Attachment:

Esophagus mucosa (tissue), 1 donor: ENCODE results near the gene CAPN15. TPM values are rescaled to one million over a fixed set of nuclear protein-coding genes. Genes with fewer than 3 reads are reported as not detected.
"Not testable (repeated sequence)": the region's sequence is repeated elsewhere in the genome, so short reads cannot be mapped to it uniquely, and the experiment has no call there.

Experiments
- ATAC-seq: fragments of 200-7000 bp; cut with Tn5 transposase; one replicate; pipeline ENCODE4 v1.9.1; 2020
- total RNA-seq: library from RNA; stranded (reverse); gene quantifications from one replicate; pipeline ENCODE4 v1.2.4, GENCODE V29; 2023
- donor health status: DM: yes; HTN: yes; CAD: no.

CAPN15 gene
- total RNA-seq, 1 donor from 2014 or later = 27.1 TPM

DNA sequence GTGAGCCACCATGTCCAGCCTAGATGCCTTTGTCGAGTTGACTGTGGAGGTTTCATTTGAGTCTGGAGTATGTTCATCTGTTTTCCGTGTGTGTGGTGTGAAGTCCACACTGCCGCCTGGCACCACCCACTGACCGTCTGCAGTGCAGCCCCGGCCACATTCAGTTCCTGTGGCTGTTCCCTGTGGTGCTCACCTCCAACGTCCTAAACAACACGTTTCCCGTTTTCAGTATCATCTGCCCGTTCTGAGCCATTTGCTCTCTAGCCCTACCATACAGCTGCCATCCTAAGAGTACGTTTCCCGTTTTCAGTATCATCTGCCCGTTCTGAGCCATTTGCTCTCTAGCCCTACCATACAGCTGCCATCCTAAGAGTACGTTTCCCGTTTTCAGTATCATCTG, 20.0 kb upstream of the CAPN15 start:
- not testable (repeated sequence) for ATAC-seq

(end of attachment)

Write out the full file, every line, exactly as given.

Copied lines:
Esophagus mucosa (tissue), 1 donor: ENCODE results near the gene CAPN15. TPM values are rescaled to one million over a fixed set of nuclear protein-coding genes. Genes with fewer than 3 reads are reported as not detected.
"Not testable (repeated sequence)": the region's sequence is repeated elsewhere in the genome, so short reads cannot be mapped to it uniquely, and the experiment has no call there.

Experiments
- ATAC-seq: fragments of 200-7000 bp; cut with Tn5 transposase; one replicate; pipeline ENCODE4 v1.9.1; 2020
- total RNA-seq: library from RNA; stranded (reverse); gene quantifications from one replicate; pipeline ENCODE4 v1.2.4, GENCODE V29; 2023
- donor health status: DM: yes; HTN: yes; CAD: no.

CAPN15 gene
- total RNA-seq, 1 donor from 2014 or later = 27.1 TPM

DNA sequence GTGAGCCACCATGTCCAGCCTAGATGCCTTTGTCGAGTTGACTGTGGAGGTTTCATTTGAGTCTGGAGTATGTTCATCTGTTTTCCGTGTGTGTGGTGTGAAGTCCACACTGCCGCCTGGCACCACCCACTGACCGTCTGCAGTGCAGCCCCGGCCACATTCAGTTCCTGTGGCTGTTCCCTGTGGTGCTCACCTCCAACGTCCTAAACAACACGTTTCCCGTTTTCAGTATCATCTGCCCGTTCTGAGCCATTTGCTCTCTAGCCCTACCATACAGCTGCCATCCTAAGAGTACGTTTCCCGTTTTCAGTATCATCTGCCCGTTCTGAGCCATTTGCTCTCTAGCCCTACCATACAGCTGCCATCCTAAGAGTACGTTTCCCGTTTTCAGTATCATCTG, 20.0 kb upstream of the CAPN15 start:
- not testable (repeated sequence) for ATAC-seq